Tasmania’s Terroir

Brendan Jansen MW: 10th October 2019

Attempting to come to grips with Tasmania’s terroir diversity…

…with a little help from Shane Holloway and Fran Austin of Delamere wines

My recent visit to Tasmania was my first, and not wanting to bite off more of the Apple Isle than I could chew, I limited my winery visits to the Pipers River area and the south around Hobart and the Coal River Valley. I was immediately struck by the diversity of terroirs, even those in very close geographical proximity, and foremost among my inquiry was an attempt to make sense of the Tasmanian wine geography.

I do not pretend to have done so by any means, but discussions with winemakers on my travels, and especially with Shane Holloway and Fran Austin of Delamere Wines, went a long way to filling in some knowledge gaps.

A few broad strokes are possible – the West coast, and North-western parts of the island receive far more rainfall than in the south. The West coast is thus better suited to dairy farming than viticulture. The South is much drier, and Hobart is second only to Adelaide as the driest capital city in Australia.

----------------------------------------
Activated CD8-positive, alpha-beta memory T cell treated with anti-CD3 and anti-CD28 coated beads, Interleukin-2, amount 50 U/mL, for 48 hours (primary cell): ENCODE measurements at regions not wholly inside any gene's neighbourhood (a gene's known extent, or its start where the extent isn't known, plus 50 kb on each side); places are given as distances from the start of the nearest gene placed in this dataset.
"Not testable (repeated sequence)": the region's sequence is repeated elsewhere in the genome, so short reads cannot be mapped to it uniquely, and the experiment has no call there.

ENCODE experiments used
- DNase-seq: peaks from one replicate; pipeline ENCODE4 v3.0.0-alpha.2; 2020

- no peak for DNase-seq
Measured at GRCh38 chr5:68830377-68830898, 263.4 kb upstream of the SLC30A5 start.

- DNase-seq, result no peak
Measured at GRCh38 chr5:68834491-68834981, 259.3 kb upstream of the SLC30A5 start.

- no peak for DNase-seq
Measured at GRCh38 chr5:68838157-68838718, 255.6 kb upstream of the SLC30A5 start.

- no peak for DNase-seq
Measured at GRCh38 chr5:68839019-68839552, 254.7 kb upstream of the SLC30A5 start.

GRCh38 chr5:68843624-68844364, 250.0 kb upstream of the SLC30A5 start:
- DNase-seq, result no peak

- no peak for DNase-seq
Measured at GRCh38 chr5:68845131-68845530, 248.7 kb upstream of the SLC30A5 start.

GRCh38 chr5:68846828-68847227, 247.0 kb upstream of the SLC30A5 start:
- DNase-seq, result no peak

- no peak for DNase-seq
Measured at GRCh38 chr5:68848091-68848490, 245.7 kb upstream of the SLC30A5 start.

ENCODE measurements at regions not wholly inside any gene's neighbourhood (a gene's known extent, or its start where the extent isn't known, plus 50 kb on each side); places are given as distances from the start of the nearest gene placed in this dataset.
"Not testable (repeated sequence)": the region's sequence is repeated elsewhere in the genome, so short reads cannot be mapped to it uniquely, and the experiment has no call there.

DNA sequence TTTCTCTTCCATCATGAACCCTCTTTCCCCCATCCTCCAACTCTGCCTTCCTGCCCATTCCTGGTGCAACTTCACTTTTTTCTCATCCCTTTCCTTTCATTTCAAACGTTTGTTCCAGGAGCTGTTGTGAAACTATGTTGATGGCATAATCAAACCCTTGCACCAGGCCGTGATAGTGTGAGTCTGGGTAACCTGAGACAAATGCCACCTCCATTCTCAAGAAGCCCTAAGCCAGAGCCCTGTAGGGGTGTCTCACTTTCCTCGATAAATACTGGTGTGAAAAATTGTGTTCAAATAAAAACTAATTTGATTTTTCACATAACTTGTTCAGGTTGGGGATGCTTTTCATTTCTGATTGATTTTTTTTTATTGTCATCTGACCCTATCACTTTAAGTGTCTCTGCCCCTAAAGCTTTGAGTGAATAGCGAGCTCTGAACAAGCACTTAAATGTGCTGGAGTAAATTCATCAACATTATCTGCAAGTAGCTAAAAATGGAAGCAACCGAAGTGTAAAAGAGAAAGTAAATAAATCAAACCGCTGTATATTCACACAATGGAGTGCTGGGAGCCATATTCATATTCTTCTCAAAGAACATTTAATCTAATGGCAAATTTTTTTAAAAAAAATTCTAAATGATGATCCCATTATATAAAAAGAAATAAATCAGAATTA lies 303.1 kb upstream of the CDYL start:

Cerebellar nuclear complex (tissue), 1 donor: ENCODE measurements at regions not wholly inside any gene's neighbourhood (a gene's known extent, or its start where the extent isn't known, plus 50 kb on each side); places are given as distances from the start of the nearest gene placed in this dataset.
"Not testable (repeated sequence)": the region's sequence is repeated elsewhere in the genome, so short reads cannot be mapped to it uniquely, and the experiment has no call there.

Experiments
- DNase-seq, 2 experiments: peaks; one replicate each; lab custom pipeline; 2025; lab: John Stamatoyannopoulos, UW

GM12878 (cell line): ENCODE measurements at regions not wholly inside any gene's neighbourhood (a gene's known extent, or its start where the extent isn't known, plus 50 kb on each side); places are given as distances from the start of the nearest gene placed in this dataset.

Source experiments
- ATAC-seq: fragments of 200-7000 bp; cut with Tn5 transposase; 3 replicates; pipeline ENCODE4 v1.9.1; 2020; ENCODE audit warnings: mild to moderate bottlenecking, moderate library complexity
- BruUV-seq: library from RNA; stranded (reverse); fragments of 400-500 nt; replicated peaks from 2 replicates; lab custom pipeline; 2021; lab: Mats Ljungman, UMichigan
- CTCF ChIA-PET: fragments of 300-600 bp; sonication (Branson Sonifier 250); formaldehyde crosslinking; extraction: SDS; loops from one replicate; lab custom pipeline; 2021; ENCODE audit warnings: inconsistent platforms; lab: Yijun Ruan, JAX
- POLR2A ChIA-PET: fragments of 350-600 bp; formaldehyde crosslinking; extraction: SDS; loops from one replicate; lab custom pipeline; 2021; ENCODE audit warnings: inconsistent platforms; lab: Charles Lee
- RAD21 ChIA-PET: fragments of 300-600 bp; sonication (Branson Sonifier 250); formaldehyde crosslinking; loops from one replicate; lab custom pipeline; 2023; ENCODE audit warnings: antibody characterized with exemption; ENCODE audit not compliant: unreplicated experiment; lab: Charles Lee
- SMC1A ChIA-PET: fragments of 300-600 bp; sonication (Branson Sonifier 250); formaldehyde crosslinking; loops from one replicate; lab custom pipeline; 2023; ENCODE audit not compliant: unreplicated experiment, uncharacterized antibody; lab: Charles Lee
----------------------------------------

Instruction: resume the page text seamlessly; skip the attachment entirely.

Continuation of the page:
Winds from the Antarctic south have a cooling effect, but even the theoretically warmer northerly winds are cooled coming over Bass Strait, so that not much warmth is added until the winds pick up heat over land heading further south of the island. The result is a much higher diurnal temperature variation in the South compared to the North. Tasmanian wine regions do not easily fall within continental/maritime climatic distinctions…!

Thereafter, things become even more complicated. Soils are all ancient, but can vary over short distances. In the Pipers River area, for example, soils are iron-rich and have a high clay content with the ability to hold water. Vines are dry grown at Delamere, and vine roots are pushed deep down. In drier years, these vines continue to do well. Soils in the neighbouring Tamar Valley are far sandier. The Tamar Valley is sheltered from Westerly winds, leading to a warmer, shorter ripening season. Shane and Fran explained that picking in Pipers River can be up to two weeks later for sparkling base wines, and four weeks later for table wines, than the Tamar Valley.

Soil variation over short distances was also showcased by the two single vineyards of Pooley estate. Both in the southern Coal River Valley, the Cooinda vineyard has sandy loams and sandy clay loams over impervious clay, while the Butcher’s Hill vineyard has dolerite and black vertosols over sandstone. The result is a much more perfumed and elegant Chambolle-styled Pinot Noir from Cooinda, and a more sinewy, structured Gevrey-styled Pinot Noir from Butcher’s Hill.

There are still gaping holes in my knowledge of the topography and climate of Tasmania – and I would welcome any comments on this article. Another visit to Tasmania beckons!